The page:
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    @Malisbad : To be clear, I'm not advocating that one shouldn't use the law as the argument to fix unfair things. But the situation OP describes, especially if as he mentions " other people who may prefer this system", goes down to a matter of preference, unlike something being blatantly unfair like not paying for extra hours. – Mefitico Apr 28 at 3:05
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Assuming you have a right to that break and also assuming that you have no right to leave early and being paid for it, it seems that the rest of the team struck a bargain. One that might be illegal by the letters of the law, but one that both sides seem to be fine with. So although it's your right to take a normal break, it might also upset all others who like the current situation. So you should aim at getting what you want, while not getting in trouble with all your colleagues.

If you go through the typical hierarchy, you will get people upset. Best case is everybody gets a mild reprimand and follows the law from now on and all the workers get paid substantially less (only what they worked for) or the workers have to actually stay until the end of their shift, even with no work to do (ultimately boring and time consuming).

So your aim should be to reach an agreement with your team lead to have a proper break and the way to do that is to offer something in return:

Hey Teamlead, I really appreciate our flexible working times, but I noticed recently that I really need that full break to concentrate and do my job. I feel cranky if I don't get to eat and use a restroom and I cannot give my best talking to our customers under those conditions. I thought that maybe if you let me take a full break, I could do most of the cleanup after we are done and the others that had no break can leave even if there's still stuff to put away and clean up because I'll do it. What do you think about that?

This achieves multiple things: you don't ruin the other's inofficial agreements and it's in plain sight that you don't get an additional break (which would be unfair) but instead just work a different schedule, one with a break in the middle but with extra work at the end to make up for it. So they cover for you during your break and you cover for them when they leave even earlier.

0

Check the employment law in your area. Many require a 1 hour break for every 4 hours of work.

Bring it up privately to your supervisor that you feel that the 15 minutes is not sufficient time to rest and do the other things that need to be done, and as a result you feel exhausted, and that it is probably not sustainable.

You can mention how most jurisdictions require this by law, and you are learning why (the hard way) in that you are so exhausted.

However you may be willing to try to compromise such as having a 45 minute break instead, and seeing how that works. Perhaps the supervisor tries the 1 hour breaks and see if it hurts productivity- it might have the opposite result.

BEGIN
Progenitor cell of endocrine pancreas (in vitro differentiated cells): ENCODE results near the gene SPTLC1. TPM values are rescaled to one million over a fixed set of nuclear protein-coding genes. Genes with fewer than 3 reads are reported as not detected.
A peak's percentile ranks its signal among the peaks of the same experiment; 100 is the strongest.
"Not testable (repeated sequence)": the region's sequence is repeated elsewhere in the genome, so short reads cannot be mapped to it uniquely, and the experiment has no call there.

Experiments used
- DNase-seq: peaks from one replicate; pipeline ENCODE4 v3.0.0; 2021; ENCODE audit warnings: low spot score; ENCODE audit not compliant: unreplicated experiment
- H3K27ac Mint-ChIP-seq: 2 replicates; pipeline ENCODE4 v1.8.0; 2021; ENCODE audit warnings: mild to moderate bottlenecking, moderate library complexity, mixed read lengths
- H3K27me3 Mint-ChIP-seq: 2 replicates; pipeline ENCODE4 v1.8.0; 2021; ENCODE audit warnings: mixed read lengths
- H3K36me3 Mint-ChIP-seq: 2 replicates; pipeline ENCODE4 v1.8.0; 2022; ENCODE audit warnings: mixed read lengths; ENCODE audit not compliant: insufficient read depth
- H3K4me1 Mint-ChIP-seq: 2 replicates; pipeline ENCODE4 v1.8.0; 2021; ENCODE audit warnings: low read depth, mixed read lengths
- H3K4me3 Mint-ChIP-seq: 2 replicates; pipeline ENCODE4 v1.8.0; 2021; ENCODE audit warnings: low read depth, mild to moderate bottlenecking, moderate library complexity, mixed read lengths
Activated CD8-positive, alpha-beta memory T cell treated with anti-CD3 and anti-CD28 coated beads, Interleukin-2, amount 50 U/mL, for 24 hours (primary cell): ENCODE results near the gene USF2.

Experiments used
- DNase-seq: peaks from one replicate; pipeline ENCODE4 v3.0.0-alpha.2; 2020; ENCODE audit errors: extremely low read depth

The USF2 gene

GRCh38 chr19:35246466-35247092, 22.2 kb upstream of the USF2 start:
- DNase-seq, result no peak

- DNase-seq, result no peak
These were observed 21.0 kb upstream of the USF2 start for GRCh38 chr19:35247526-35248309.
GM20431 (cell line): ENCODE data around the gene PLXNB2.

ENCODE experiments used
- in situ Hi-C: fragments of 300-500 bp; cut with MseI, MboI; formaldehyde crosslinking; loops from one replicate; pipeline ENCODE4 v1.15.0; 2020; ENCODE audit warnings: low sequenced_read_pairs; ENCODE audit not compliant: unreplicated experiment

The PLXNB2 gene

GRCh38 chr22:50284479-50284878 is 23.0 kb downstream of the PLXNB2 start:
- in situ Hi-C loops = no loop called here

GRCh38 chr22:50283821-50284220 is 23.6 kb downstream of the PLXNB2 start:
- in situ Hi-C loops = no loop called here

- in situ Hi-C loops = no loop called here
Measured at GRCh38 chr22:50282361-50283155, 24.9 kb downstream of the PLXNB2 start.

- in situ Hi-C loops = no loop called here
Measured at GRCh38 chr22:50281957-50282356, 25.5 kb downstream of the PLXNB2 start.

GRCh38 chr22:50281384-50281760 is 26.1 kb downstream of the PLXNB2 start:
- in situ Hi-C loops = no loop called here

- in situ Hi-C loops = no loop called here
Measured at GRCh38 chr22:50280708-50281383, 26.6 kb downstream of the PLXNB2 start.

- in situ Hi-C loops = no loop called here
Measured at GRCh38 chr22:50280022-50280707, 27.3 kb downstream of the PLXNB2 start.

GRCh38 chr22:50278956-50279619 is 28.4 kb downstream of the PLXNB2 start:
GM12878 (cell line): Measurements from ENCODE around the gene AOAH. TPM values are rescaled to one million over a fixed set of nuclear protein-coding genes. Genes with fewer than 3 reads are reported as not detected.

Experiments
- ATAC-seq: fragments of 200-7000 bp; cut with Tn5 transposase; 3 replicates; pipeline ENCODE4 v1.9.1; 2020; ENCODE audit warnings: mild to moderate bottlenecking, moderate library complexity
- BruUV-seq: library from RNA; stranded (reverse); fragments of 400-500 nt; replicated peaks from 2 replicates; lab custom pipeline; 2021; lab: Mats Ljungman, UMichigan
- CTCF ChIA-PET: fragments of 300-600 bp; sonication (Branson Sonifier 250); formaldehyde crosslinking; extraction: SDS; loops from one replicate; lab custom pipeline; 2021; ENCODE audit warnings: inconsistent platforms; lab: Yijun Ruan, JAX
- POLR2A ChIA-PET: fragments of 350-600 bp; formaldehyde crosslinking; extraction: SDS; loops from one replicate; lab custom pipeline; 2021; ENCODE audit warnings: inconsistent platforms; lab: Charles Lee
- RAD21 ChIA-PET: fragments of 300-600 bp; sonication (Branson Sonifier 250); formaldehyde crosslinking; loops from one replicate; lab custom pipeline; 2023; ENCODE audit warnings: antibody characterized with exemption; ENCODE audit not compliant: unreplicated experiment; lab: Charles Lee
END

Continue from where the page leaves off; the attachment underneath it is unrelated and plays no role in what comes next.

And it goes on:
If your supervisor doesn’t agree, make notes of when the breaks began, ended and when you started and finished work, any discussions you had about it, how you felt, and quietly report it to the local employment authority. No one needs to know it came from you, and retaliation once the employment authorities are involved can also be very bad for the employer.

If there is something about your job that makes it unsustainable, it is the type of thing you supervisor should know.

If it is against the law and should be corrected, that is something the authorities should know, but shouldn’t be necessary if your employer is willing to cooperate.

The fact is, the duration of work (and its intensity) is having a detrimental effect on your quality of life (you’re exhausted).

The reason why is because the breaks are too short. Nothing more, nothing less.

You either get the supervisor to correct it or the authorities to intervene.

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Escalate this issue above your team leader IMMEDIATELY.

What your team lead is doing is UNETHICAL (e.g. billing for hours when you're not really working that many hours) and in some cases may be ILLEGAL. In some jurisdictions you can SUE you employer for not giving sufficient breaks during a shift.

If escalating above your team lead does not yield results then TAKE IT TO HR IF YOU HAVE TO. They will arrange a meeting to resolve this issue. Hopefully your team lead will realize that they are committing malpractice and will change the policy immediately. If your company does not have an HR department then you may need to consult an ETHICIST or even a LAWYER if applicable.

Don't be afraid to escalate the issue to whatever level is necessary to get RESULTS. Take your break.

  • There are very specific cases where this might be illegal, while in many cases, not paying for these hours would create problems. If I hire you to work 8 hours a day, but I let you go home after 6 with no salary cut, do you mind? What if I do cut 25% of your salary? Also, escalating problems recklessly is the best way to damage your reputation with your boss/supervisor. This should very rarely be done without talking to the direct boss first. Also, should preferably be done through some anonymous compliance channel, if available. – Mefitico Apr 28 at 3:09
  • @Mefitico--RECKLESSLY? The only thing reckless here is the team lead's BLATANT disregard for laws about giving breaks to employees and potential FRAUD related to time reporting. OP needs to escalate this YESTERDAY and gets these issues resolved. – takeabreak Apr 29 at 13:37